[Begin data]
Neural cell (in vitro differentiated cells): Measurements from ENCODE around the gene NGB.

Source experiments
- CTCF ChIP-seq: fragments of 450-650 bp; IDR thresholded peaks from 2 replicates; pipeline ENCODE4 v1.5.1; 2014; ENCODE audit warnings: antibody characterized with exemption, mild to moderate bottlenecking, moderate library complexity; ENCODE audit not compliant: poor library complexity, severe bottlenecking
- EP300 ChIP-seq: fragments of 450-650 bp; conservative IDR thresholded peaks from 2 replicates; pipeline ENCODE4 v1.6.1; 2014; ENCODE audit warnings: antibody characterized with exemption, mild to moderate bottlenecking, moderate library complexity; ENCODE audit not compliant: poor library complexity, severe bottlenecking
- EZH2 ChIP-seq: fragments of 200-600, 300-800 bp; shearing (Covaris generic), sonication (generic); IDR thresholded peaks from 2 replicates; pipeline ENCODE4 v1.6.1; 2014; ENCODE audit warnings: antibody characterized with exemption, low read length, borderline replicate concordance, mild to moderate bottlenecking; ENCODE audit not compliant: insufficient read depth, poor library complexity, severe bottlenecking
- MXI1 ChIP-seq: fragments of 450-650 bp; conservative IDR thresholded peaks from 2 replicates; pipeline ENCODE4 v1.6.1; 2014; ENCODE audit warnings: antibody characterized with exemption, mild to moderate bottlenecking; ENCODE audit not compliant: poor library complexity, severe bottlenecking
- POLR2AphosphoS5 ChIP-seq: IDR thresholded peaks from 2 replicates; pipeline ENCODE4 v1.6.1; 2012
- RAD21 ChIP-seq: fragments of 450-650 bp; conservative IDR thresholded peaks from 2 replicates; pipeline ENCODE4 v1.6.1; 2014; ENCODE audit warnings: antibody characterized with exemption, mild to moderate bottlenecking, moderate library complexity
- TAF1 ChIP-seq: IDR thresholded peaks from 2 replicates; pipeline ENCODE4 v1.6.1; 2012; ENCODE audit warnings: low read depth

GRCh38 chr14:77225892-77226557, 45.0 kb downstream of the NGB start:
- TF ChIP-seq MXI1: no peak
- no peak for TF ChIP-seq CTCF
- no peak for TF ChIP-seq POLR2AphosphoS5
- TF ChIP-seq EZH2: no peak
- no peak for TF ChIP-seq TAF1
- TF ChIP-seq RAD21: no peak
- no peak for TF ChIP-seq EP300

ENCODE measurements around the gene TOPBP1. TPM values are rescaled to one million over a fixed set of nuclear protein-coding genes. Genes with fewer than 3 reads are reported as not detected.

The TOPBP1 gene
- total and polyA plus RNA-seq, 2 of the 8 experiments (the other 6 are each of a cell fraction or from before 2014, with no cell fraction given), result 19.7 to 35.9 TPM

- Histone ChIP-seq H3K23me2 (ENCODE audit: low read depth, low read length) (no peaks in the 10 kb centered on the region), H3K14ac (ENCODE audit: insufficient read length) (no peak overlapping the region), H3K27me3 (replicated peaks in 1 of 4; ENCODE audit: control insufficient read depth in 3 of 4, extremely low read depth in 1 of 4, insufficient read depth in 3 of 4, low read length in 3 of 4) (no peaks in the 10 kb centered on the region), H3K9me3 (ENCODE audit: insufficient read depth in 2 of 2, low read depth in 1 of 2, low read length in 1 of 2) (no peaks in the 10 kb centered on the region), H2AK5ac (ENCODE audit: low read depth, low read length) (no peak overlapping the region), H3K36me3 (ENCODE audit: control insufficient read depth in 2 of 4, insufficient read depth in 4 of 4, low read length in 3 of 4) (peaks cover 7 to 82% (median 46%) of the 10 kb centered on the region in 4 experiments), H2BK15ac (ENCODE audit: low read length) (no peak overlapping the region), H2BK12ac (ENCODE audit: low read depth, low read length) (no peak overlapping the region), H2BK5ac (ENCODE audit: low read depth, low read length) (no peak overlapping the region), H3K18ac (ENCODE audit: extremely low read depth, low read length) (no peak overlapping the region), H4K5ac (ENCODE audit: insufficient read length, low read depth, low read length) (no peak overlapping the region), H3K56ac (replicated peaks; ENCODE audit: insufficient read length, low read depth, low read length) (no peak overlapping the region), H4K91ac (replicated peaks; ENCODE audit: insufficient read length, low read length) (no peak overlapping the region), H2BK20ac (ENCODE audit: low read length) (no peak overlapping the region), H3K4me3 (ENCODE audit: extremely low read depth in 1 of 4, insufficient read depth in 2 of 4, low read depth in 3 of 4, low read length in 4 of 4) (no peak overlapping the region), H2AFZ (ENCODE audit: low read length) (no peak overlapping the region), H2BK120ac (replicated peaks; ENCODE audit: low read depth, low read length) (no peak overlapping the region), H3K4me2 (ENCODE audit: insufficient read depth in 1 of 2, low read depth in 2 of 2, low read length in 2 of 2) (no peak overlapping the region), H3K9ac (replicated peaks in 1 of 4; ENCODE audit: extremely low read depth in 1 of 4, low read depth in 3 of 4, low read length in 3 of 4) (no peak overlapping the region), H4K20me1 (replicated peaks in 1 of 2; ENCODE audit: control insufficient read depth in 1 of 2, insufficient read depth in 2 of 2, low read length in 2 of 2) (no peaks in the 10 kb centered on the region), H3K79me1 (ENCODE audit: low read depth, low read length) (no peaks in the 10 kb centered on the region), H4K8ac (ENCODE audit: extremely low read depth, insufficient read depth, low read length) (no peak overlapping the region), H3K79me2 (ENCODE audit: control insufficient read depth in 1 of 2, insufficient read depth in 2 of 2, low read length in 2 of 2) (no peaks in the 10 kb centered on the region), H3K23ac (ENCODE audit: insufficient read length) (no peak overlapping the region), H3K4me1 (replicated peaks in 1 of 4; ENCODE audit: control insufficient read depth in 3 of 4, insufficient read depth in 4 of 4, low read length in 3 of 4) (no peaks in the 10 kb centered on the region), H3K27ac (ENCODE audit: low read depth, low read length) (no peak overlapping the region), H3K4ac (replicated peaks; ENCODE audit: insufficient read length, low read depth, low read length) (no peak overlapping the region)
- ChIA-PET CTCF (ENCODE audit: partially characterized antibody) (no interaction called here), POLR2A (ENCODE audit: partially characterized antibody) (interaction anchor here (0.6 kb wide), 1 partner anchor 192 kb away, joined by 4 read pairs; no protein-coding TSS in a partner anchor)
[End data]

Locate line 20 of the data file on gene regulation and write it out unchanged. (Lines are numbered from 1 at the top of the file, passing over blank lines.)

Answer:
- total and polyA plus RNA-seq, 2 of the 8 experiments (the other 6 are each of a cell fraction or from before 2014, with no cell fraction given), result 19.7 to 35.9 TPM